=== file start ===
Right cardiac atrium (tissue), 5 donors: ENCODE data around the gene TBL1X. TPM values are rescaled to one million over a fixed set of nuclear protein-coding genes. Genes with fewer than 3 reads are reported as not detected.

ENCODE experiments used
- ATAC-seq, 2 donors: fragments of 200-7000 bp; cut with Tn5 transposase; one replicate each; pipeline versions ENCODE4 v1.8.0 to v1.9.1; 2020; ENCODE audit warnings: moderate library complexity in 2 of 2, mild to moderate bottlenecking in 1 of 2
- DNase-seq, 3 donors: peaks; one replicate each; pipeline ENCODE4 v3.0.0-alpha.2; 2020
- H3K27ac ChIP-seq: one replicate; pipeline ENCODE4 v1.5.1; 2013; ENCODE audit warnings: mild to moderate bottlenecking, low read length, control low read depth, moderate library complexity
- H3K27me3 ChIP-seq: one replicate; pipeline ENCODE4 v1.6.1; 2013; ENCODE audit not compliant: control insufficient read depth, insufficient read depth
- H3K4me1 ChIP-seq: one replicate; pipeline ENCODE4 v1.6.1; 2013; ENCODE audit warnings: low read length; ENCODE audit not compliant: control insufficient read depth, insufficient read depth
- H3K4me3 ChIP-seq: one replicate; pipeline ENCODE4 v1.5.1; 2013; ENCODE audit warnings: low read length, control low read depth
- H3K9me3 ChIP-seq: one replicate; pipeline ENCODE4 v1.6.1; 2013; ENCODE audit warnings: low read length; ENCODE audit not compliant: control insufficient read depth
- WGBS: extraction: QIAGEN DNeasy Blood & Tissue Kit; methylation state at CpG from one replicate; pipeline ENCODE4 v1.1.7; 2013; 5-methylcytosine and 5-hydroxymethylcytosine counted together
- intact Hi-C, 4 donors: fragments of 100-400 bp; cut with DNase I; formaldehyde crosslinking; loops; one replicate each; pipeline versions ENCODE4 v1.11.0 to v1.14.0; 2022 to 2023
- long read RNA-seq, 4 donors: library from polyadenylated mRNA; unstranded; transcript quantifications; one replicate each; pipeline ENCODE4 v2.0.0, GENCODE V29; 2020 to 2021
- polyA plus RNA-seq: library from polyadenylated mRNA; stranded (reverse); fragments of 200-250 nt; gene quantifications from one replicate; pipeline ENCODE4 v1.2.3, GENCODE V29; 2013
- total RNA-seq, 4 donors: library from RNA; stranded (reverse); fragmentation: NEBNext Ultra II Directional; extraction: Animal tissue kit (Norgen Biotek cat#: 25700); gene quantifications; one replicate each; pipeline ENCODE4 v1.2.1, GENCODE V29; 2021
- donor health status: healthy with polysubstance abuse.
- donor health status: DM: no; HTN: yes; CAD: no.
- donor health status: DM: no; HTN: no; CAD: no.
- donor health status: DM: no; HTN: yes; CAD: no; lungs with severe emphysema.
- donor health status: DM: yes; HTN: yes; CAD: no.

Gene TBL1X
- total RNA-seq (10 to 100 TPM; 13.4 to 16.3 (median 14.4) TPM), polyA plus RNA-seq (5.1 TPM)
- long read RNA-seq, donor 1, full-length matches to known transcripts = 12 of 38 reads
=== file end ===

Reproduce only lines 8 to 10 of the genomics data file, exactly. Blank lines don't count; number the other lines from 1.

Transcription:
- H3K4me3 ChIP-seq: one replicate; pipeline ENCODE4 v1.5.1; 2013; ENCODE audit warnings: low read length, control low read depth
- H3K9me3 ChIP-seq: one replicate; pipeline ENCODE4 v1.6.1; 2013; ENCODE audit warnings: low read length; ENCODE audit not compliant: control insufficient read depth
- WGBS: extraction: QIAGEN DNeasy Blood & Tissue Kit; methylation state at CpG from one replicate; pipeline ENCODE4 v1.1.7; 2013; 5-methylcytosine and 5-hydroxymethylcytosine counted together